Alright, the title is meant to be catchy; there is no real connection there. Except that it is in the context of paying my apartment gas bill I found out about a simple application of modulo arithmetic in electronic transactions in the US. (I am not talking about cryptography. Nowhere near that.) While trying to pay the gas bill through an e-cheque, I found that I had to fill in something called a “routing number” before submitting the e-cheque. Having never heard of the term before, I searched a bit and found out that the number serves chiefly as an identifier of a bank (or other financial institutions) in electronic transactions. It is a 9 digit number which identifies the location of a bank and the bank. (I think a bank can have multiple routing numbers.)

The modulo arithmetic part comes in in generating and validating a routing number. To validate a routing number the following checksum is used:

[3(d_{1} + d_{4} + d_{7}) + 7(d_{2} + d_{5} + d_{8}) + 1(d_{3} + d_{6} + d_{9})] mod 10 = 0

I don’t know why this particular checksum. And I think, the the first 8 digits are known and the last digit is generated using the above formula. Not sure who does this.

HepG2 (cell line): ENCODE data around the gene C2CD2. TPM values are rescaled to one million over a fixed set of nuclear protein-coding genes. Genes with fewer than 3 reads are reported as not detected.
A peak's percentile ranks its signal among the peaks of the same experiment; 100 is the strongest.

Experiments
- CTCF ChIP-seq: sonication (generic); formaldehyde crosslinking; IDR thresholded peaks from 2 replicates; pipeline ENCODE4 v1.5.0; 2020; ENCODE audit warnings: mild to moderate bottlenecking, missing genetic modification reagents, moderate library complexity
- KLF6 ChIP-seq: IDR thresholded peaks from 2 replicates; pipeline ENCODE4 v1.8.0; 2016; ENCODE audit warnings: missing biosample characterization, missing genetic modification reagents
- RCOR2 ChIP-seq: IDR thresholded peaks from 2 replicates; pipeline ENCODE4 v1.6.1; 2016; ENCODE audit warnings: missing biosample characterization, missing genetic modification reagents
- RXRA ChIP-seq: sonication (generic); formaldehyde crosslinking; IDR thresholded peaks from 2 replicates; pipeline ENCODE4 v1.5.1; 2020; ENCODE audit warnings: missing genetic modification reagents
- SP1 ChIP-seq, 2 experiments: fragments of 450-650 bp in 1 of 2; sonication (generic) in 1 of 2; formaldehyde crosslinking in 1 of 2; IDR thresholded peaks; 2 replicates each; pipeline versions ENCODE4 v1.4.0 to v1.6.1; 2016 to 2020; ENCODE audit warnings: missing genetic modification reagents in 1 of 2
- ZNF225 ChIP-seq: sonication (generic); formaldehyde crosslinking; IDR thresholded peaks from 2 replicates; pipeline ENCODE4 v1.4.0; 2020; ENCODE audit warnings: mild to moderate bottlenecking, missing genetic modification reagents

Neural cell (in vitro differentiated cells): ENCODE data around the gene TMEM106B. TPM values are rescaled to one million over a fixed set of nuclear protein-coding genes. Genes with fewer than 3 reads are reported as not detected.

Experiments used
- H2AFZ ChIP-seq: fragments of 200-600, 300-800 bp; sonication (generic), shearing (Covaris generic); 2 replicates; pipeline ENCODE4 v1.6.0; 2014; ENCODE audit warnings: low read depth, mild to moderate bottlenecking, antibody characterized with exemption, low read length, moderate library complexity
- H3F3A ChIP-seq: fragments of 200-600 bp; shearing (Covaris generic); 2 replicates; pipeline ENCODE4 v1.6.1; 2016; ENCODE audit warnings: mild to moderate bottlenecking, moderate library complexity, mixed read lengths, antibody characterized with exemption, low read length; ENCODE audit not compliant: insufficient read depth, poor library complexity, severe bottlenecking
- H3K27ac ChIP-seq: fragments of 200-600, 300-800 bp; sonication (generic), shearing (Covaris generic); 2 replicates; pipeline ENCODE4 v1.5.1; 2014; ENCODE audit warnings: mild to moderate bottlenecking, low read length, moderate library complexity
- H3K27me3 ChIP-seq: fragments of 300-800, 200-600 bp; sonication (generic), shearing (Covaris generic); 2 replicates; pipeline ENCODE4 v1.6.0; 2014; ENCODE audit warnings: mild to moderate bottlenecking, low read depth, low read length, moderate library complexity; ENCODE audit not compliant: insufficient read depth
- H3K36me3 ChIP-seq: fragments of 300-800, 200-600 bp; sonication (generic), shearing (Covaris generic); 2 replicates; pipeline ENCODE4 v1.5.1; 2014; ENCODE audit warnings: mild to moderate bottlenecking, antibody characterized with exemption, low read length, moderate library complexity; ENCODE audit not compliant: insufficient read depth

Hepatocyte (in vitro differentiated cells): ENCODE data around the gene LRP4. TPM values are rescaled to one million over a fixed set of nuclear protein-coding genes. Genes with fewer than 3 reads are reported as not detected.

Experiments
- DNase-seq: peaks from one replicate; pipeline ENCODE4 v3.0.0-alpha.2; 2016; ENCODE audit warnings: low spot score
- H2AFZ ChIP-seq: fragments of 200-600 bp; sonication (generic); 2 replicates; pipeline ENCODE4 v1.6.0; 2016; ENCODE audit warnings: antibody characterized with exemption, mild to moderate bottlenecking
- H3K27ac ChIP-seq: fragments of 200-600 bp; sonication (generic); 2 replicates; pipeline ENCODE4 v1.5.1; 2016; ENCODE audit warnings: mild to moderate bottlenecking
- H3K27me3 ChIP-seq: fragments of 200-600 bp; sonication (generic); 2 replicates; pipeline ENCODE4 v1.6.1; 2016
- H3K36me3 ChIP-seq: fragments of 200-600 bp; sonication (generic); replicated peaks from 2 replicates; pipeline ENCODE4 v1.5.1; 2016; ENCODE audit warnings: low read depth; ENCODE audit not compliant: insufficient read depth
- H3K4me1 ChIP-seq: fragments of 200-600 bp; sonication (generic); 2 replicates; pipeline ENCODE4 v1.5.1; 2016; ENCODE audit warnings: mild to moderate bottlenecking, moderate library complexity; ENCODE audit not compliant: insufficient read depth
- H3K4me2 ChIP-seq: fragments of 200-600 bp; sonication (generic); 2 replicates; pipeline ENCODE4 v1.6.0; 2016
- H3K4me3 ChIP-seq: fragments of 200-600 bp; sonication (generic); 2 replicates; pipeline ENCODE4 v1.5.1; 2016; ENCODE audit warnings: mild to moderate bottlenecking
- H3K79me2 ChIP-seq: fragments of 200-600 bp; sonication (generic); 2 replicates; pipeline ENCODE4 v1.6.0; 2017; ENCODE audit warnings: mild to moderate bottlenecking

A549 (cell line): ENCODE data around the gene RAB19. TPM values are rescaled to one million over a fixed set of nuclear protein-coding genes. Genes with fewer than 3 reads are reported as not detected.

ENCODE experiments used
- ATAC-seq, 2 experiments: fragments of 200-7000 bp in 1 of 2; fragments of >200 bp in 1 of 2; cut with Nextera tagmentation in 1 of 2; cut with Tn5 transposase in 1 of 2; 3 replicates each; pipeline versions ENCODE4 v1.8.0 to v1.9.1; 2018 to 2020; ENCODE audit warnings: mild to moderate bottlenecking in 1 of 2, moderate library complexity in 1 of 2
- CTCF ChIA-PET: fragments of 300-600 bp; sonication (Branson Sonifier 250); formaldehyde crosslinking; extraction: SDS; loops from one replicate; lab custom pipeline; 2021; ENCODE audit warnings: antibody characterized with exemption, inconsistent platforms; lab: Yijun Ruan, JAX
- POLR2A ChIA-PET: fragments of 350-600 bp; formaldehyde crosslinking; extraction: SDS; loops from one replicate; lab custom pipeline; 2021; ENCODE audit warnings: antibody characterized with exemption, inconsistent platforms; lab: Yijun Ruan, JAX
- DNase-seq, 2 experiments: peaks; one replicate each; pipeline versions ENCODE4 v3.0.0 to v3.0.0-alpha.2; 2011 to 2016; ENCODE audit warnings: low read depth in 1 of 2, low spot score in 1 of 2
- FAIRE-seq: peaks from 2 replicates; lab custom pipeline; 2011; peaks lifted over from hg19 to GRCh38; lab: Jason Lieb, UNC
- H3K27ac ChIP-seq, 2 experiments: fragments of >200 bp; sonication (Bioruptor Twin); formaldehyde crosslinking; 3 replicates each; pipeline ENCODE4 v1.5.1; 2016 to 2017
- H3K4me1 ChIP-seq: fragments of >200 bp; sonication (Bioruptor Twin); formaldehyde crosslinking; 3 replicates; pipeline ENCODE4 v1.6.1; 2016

[Source: wikipedia and official ABA policy (pdf link)]

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Incidentally, Gauss was responsible for modulo arithmetic (or clock arithmetic). The book *The Music of the Primes* has a nice description of this and many other beautiful things that Gauss developed. On this note, I also recall a quote in the brilliant book called *Concrete Mathematics. *In that book, the authors have included what are called “marginal notes” — they are actually the notes/comments written by the first set of students who got to read the draft of the book. The quote is – *“It seems a lot of stuff is attributed to Gauss; either he was really smart or he had a great press agent.” *On the same page, there is another marginal comment – *“Maybe he just had a magnetic personality.”*